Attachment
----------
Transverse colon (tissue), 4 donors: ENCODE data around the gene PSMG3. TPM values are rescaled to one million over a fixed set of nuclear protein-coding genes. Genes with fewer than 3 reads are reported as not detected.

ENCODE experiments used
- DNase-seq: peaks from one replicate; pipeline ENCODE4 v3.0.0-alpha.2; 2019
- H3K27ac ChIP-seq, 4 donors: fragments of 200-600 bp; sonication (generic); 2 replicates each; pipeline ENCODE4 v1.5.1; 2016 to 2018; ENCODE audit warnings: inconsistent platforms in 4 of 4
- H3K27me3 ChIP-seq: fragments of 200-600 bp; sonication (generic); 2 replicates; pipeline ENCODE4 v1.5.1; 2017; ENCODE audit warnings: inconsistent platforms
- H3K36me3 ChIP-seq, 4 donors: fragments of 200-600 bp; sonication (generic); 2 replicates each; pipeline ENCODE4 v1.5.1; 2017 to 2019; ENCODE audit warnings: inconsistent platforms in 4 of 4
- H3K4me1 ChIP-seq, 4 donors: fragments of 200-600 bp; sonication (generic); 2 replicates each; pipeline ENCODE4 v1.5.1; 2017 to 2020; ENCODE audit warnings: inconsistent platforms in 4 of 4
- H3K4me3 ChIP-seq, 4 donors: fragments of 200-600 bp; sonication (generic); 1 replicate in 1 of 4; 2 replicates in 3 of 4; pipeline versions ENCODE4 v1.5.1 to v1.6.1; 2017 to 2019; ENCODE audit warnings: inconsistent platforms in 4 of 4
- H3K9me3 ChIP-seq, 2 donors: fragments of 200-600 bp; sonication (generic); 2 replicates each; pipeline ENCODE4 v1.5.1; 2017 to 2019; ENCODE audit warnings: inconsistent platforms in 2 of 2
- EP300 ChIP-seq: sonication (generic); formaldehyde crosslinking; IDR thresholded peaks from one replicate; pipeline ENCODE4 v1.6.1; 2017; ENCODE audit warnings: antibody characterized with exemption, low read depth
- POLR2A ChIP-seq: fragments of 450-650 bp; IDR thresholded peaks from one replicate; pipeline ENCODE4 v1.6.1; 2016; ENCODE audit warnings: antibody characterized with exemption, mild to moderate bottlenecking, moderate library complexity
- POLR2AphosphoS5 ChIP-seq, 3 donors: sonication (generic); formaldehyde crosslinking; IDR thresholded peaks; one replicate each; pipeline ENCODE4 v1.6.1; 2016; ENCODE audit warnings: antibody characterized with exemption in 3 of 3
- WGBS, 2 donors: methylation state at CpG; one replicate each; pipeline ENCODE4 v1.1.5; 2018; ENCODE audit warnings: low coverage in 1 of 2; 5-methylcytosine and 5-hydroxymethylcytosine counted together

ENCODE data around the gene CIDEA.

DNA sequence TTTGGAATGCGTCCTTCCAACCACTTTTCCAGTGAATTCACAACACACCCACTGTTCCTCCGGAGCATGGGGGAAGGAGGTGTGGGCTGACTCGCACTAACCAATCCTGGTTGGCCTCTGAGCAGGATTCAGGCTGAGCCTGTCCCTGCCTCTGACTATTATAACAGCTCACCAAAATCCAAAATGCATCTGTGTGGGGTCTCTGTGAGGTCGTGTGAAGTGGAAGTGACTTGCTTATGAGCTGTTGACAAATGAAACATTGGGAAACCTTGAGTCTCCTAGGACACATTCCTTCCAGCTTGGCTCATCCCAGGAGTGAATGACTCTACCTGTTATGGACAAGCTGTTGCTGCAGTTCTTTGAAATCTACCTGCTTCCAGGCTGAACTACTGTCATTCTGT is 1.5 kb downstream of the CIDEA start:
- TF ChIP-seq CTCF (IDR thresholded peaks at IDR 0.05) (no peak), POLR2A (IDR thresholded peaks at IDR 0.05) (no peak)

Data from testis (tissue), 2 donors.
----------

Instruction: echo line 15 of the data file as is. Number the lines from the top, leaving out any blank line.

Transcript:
DNA sequence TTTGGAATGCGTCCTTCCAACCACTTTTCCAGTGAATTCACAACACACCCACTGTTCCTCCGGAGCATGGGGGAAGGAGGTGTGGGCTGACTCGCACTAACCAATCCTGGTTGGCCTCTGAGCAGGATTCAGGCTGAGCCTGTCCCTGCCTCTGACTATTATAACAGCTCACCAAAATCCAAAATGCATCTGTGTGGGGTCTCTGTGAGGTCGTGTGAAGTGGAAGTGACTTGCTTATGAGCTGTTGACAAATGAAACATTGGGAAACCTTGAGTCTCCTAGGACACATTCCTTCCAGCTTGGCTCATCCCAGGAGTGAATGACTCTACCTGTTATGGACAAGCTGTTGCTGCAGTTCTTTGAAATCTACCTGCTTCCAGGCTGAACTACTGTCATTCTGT is 1.5 kb downstream of the CIDEA start: